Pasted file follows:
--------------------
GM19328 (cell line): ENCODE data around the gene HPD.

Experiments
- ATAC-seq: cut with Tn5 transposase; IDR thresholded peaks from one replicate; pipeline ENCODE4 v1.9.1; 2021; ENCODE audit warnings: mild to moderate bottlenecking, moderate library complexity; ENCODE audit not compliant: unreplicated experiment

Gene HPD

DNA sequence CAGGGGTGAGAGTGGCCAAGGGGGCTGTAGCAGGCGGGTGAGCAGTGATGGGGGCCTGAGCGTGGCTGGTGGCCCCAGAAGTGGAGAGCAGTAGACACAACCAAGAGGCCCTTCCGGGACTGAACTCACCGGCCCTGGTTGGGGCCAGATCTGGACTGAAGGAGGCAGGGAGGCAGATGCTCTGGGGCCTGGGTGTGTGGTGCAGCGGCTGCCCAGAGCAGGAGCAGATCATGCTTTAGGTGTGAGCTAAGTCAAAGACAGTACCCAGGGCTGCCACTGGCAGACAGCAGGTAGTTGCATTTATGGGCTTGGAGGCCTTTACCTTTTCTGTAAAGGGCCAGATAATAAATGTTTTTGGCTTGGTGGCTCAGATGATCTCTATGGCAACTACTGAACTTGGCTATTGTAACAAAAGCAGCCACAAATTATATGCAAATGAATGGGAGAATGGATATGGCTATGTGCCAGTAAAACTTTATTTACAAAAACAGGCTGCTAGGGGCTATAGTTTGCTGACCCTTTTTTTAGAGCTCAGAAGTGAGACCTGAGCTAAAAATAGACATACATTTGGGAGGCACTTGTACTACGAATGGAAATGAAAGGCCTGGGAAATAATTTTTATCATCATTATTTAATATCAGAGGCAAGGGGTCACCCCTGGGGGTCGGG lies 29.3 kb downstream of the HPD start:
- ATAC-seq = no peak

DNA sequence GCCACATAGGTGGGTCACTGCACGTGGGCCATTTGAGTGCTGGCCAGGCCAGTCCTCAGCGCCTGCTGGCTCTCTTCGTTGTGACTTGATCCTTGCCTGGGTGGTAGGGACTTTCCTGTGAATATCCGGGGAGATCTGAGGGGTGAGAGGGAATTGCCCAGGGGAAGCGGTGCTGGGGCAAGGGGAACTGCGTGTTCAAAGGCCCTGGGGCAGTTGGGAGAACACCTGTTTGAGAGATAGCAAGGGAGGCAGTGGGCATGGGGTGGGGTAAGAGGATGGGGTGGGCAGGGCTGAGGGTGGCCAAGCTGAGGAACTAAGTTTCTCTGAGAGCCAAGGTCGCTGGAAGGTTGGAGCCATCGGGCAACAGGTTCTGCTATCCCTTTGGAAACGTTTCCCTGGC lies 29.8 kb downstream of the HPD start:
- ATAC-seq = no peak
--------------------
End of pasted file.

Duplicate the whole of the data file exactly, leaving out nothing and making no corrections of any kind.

GM19328 (cell line): ENCODE data around the gene HPD.

Experiments
- ATAC-seq: cut with Tn5 transposase; IDR thresholded peaks from one replicate; pipeline ENCODE4 v1.9.1; 2021; ENCODE audit warnings: mild to moderate bottlenecking, moderate library complexity; ENCODE audit not compliant: unreplicated experiment

Gene HPD

DNA sequence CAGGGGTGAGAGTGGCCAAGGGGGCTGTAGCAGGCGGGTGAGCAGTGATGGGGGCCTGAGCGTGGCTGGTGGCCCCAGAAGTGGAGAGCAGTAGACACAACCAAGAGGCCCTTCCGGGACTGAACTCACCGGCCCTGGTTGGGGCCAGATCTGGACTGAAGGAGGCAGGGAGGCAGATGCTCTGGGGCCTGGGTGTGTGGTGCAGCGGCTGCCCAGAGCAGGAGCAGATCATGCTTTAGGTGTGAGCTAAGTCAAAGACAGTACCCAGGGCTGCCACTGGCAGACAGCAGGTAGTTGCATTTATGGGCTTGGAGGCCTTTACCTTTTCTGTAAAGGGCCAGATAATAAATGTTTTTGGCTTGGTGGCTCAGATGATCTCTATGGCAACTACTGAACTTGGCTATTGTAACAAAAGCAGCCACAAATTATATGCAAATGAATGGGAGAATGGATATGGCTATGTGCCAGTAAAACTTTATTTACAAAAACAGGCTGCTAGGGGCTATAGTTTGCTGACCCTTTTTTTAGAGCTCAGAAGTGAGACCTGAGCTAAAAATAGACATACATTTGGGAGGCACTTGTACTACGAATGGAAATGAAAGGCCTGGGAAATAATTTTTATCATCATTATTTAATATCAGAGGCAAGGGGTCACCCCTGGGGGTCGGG lies 29.3 kb downstream of the HPD start:
- ATAC-seq = no peak

DNA sequence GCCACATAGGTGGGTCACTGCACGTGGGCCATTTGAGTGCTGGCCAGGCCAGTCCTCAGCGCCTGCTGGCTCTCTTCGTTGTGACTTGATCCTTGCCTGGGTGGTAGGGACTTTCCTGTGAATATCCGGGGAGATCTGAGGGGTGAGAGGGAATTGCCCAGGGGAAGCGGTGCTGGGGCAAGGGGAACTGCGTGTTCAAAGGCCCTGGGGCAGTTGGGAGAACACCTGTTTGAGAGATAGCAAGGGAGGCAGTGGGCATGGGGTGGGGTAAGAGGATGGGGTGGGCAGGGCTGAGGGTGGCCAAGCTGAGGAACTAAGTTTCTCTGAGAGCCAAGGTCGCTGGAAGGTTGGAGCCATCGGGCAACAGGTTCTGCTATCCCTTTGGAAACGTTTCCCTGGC lies 29.8 kb downstream of the HPD start:
- ATAC-seq = no peak